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About The Calumet news. [volume] (Calumet, Mich.) 1907-1938
Calumet, Mich. (1907-1938)
- The Calumet news. [volume] : (Calumet, Mich.) 1907-1938
- Place of publication:
- Calumet, Mich.
- Geographic coverage:
- Mining Gazette Co.
- Dates of publication:
- Vol. 15, no. 295 (Oct. 23, 1907)-v. 46, no. 197 (June 25, 1938).
- Daily (except Sunday)
- Calumet (Mich.)--Newspapers.
- Houghton County (Mich.)--Newspapers.
- Michigan--Houghton County.--fast--(OCoLC)fst01214775
- Archived issues are available in digital format from the Library of Congress Chronicling America online collection.
- sn 86086633
- Preceding Titles:
- Succeeding Titles:
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- View complete holdings information
- First Issue Last Issue
The Calumet News
The Calumet News, of Calumet, Michigan, first appeared in 1907. It was a relaunch of the Copper Country Evening News, founded by Frederick MacKenzie (1832-1902) in 1892, and then owned by the Mining Gazette Company which controlled the Daily Mining Gazette in nearby Houghton. The News was an eight-page daily published each afternoon (excluding Sundays).Like its predecessor, the Calumet News was effectively controlled by the mining interests in Michigan’s Copper Country. This would become particularly important as the paper reported on the Copper Strike of 1913-14, led by the Western Federation of Miners (WFM).
The strike, which lasted for nine months, was driven by the miners’ dissatisfaction with their wages, working hours, and the recent introduction of the one-man drill, which resulted in significant layoffs and drastically reduced family incomes. The miners from the Calumet and Hecla Mining Company, the largest on the range, first struck on Wednesday, July 23, 1913, basing themselves at tje Union Hall on Sixth Street in “Red Jacket” (as modern Calumet village was then known). On Saturday, with Michigan National Guardsmen arriving on Governor Woodbridge Ferris’ orders, the Calumet News carried statements from both the mining companies and union side-by-side. But the banner headline read: “Order Complete Martial Law if Rioting is Renewed.”
As the strike continued into the fall of 1913, the mines were able to operate with a small number of workers who crossed the picket lines and many miners brought in from other states and abroad. Bitterness increased with the shooting of two innocent men in Seeberville (south of Houghton) at a boardinghouse in August 1913, whose bunkmates had allegedly trespassed on company property. These deaths, which ultimately resulted in three guards and a deputy sheriff being convicted of manslaughter, pale to insignificance when compared with the Italian Hall disaster that December.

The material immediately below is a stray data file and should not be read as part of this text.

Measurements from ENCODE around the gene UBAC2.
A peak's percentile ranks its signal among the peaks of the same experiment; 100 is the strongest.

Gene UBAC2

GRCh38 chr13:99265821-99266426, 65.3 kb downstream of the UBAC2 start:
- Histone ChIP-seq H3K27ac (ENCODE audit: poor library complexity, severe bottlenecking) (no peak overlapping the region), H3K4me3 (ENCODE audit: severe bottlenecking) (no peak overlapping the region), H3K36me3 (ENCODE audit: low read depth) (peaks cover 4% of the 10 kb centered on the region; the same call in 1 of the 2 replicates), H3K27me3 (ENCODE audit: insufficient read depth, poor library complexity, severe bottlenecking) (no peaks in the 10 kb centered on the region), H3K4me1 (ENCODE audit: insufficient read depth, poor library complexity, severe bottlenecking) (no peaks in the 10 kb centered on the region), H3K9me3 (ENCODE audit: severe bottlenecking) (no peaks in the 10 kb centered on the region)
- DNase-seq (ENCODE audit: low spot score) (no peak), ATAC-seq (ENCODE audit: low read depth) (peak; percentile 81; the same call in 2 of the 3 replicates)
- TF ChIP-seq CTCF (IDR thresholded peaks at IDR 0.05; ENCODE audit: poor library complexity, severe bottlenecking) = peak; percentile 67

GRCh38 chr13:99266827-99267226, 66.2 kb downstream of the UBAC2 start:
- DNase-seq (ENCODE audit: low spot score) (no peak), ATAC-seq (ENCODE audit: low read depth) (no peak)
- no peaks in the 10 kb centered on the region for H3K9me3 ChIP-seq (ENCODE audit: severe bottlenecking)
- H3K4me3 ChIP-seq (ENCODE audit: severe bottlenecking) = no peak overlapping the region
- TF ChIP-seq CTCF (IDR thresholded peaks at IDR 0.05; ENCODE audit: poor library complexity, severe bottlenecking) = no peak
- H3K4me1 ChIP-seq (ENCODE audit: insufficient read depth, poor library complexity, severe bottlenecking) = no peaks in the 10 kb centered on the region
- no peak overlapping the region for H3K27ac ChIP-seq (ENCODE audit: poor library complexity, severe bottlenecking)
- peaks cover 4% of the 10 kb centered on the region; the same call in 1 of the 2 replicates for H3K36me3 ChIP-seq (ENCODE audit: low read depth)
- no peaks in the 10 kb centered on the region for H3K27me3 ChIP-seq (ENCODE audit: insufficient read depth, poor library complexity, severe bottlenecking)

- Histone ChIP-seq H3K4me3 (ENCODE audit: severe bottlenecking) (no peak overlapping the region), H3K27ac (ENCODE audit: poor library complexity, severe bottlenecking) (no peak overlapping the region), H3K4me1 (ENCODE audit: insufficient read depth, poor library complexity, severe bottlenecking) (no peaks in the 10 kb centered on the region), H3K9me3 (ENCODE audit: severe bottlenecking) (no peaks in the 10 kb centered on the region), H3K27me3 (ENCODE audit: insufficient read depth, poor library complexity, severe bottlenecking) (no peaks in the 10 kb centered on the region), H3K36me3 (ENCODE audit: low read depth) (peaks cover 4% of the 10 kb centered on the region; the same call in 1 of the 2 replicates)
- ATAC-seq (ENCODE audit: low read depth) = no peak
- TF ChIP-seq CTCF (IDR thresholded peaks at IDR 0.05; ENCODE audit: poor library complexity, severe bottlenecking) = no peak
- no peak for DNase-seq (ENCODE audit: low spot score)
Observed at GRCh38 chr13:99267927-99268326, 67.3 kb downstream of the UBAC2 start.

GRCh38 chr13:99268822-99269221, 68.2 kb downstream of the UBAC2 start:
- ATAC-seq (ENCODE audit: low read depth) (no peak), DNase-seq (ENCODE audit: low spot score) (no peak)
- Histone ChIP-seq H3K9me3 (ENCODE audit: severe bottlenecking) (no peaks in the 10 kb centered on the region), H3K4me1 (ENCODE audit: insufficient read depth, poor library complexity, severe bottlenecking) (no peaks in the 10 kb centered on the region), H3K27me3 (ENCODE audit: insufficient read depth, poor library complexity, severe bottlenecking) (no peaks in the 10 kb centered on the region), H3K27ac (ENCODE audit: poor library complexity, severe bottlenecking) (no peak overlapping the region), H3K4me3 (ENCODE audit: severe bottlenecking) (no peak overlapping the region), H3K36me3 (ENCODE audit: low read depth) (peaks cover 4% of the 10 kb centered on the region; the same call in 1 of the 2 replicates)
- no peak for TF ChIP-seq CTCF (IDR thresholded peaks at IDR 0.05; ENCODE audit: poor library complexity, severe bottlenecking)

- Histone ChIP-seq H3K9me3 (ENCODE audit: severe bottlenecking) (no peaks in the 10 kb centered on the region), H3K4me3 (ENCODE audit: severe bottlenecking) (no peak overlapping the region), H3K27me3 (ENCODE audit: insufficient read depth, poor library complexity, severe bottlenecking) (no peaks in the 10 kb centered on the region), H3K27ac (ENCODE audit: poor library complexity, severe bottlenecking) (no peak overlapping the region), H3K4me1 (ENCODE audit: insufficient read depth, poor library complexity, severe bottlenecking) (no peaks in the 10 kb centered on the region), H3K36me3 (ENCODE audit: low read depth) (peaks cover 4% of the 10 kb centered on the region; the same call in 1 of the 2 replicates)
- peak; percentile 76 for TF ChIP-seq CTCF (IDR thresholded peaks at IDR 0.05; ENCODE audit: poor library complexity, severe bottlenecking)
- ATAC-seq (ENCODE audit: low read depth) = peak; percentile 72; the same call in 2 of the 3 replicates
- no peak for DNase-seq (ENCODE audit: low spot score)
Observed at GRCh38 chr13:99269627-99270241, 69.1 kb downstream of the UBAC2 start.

On Christmas Eve 1913, several hundred men, women and children were packed in to the Italian Hall in the heart of Red Jacket for a party organized by the WFM. Constructed in 1908 with exemplary safety features, the Hall was the pride of the Copper Country’s Italian population. Somebody shouted “fire” in the second floor hall. Although the individual who did so was never identified at the time, a number of recent historical treatments name a company affiliated man who promptly left town in the aftermath. The shout caused panic and sent the crowd charging down the stairs and out into the street. At least 75 people, including 59 children, were crushed to death. The Calumet News, in an unusual decision,led its next (December 26) edition with a fundraising drive, assuring its readers: “Ample financial aid is assured for all of the grief stricken families.”
The paper’s customary pro-management stance resumed the next day, however, when it dismissed President of the WFM Charles Moyer’s accurate account of being beaten and shot in the back by men in company employ before being forcibly placed on a train out of Calumet. While noting his bandaged head, the paper confidently stated: “Stories told by Moyer are not substantiated.” As the battle continued, strike organizers drifted away or were forced out of the region. Finally the WFM ran out of money for strike benefits, and on April 13, 1914, the miners voted to end the dispute.
By April the union, which had boasted a membership of 9,000 on the range at the outset, was reduced to just 2,500 members. Those who remained were forced to destroy their membership cards before being allowed back into the mines. While an eight-hour day had become the norm during the strike, the attempt to improve wages and working conditions had failed. On April 14 the News relegated the mine owners’ victory to a short piece headlined: “Professional Strikers and Others Quitting District.” In many ways the end of the strike also marked the coming end of economic prosperity in the region. After World War I, and the loss of wartime demand for copper, Calumet and the wider region entered into a period of long-term economic and population decline.
In 1943, the Calumet News merged with its long-term stablemate, the Daily Mining Gazette, after first rebranding itself as the Evening News-Journal in 1938 in an unsuccessful attempt to maintain an independent existence.